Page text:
Summer is here. And that means longer days and a lot more time outside. It also means making sure there is plenty of sunscreen on hand.
Most of us understand the importance of using a sunscreen, especially when it comes to protecting babies and children. What many parents don’t realize, however, is that not all sunscreens are the same and some sunscreens are safer and provide better protection than others. In fact, some of the most popular sunscreens aren’t all that effective and many may contain potentially hazardous ingredients.
For more than 30 years, consumer groups have demanded the Food and Drug Administration (FDA) enact sunscreen product regulations. Last month, the FDA finally released the new guidelines aimed at addressing some of the outrageous and misleading claims by manufacturers and set a minimum standard for sunscreens but didn’t go far enough and is much weaker than European standards.
Unfortunately, the FDA’s new recommendations – which won’t go into effect until 2012 – fail to include important product information that consumers need to know. Information like the potentially harmful ingredients of many sunscreens, some that could contribute to the development of skin cancer. Retinyl palmitate – a vitamin A derivative and possible photocarcinogen – is one such ingredient used in many sunscreens and has been found to accelerate tumor growth in animal studies. Oxybenzone and Helioplex, possible hormone disrupters, are other possibly toxic ingredients.
If you are a busy parent all of this can be really confusing and difficult to figure out which sunscreens will provide their child with the best protection and is also safe. It is important to understand that the sun’s blistering UV rays can damage unprotected skin in only 15 minutes and it only takes a few bad sunburns to raise your child’s risk of developing skin cancer later in life.
So choosing a sunscreen that actually works and made with ingredients that are safe requires a little research.
Being prepared to protect your children’s skin is just another aspect of good parenting and consumers need reliable information about sunscreen effectiveness and safety.
Here are a few summer sun tips that will help you protect your children and yourself:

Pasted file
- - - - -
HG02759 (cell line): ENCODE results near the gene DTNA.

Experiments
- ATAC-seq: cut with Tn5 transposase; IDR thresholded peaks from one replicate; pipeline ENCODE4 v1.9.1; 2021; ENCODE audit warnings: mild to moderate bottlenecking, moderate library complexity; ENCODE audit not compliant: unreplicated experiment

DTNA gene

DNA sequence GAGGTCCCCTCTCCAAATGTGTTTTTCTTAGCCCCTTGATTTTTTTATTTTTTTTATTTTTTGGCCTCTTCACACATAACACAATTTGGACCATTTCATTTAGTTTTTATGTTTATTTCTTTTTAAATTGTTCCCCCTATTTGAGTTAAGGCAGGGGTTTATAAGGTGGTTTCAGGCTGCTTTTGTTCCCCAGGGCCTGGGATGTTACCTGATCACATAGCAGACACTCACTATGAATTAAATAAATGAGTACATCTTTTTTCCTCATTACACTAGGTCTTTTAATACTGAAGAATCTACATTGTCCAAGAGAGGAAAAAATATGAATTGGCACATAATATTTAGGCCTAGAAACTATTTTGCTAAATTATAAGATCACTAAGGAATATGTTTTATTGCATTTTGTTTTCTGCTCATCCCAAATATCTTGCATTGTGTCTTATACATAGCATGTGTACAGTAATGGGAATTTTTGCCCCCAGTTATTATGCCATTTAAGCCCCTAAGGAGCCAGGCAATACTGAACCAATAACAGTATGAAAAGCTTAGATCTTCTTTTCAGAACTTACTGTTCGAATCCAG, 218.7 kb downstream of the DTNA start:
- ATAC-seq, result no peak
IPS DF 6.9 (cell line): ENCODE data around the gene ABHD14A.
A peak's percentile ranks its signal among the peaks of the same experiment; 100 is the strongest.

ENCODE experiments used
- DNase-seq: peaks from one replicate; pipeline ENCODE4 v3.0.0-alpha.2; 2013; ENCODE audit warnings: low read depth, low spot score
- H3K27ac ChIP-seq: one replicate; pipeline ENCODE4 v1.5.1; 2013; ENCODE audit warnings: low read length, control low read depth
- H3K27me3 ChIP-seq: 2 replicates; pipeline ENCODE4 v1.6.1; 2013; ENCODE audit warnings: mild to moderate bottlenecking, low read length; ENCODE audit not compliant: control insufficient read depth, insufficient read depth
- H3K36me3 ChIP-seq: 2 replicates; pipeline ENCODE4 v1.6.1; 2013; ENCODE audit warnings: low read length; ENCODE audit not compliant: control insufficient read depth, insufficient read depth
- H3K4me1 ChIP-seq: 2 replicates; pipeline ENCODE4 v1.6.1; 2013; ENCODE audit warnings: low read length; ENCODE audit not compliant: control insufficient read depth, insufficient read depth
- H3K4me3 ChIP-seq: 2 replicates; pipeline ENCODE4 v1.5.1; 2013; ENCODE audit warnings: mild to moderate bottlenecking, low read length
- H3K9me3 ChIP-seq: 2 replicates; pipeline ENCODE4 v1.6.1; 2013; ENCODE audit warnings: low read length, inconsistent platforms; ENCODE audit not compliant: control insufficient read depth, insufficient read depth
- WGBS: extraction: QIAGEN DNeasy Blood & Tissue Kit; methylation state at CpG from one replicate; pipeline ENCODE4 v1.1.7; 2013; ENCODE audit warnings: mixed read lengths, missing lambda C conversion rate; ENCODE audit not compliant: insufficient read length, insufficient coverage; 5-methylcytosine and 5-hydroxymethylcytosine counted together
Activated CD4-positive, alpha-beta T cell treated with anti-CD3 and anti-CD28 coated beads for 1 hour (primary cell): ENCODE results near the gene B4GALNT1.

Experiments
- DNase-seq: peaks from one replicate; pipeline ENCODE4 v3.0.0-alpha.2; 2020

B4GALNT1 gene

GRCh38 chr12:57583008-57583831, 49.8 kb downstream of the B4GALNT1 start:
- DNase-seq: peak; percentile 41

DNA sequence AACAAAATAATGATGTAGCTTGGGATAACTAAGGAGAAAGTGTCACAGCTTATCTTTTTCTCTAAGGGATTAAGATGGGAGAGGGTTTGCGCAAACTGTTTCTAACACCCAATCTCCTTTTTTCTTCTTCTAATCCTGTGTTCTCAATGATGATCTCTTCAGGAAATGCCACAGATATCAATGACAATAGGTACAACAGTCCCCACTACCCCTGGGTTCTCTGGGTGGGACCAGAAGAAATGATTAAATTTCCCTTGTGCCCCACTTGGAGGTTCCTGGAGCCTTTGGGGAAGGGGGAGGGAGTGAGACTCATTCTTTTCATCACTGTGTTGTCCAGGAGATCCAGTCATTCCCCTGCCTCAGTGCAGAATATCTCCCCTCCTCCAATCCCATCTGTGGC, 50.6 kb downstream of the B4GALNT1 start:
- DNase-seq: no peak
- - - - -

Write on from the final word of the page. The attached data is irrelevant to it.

1. Look for sunscreens that contain zinc oxide or titanium dioxide with an SPF of 15 or higher. SPF 15 blocks 93 percent of all incoming UVB rays; SPF 30 blocks 97 percent; and SPF 50 blocks 98 percent. Learn more at The Skin Cancer Foundation.
2. Avoid sunscreens that contain parabens, PABA, benzophenone, oxybenzone, octinoxate, avobenzone, padimate O and homosalate.
3. Babies under 6 months should be kept out of direct sunlight.
4. Wear a hat making sure the brim is big enough to shield the ears and neck.
5. Wear UV-blocking sunglasses with 99 to 100 percent absorption to protect the eyes and the sensitive skin around the eyes.
6. Eat a diet high in antioxidants like vegetables, fruits, super foods such as acai, coconut water, maca, and cacao.
7. Check your vitamin D levels. If you are deficient, you can be more vulnerable to getting skin damage. High vitamin D levels can protect against sunburn. Learn more at Vitamin D Council.
Here are a few sunscreens I like:
1. Aubrey Organics Natural Sun Green Tea Protective Sunscreen SPF 15, 20 or 25
2. Dr. Hauschka’s Sunscreen Cream for Children and Sensitive Skin SPF 30
3. Lavera Sun Screen SPF 30 Babies and Children
For more information on sunscreens go to, "Dangers of Sunscreens" at Vitamin D Council.
Deirdre Imus is the Founder and President of The Deirdre Imus Environmental Health CenterTM at Hackensack University Medical Center and Co-Founder and Co-Director of the Imus Cattle Ranch for Kids with Cancer. Deirdre is the author of four books, including three national bestsellers. She is a frequent speaker on green living and children’s health issues, and is a contributor to FoxNewsHealth.com. For more information go to www.dienviro.com
Deirdre Imus, Founder of the site devoted to environmental health, dienviro.org, is President and Founder of The Deirdre Imus Environmental Health Center™ at Hackensack University Medical Center and Co-Founder/Co-Director of the Imus Cattle Ranch for Kids with Cancer. She is a New York Times best-selling author and a frequent contributor to FoxNewsHealth.com, and Fox Business Channel. Check out her website at dienviro.org. 'Like' her Facebook page here.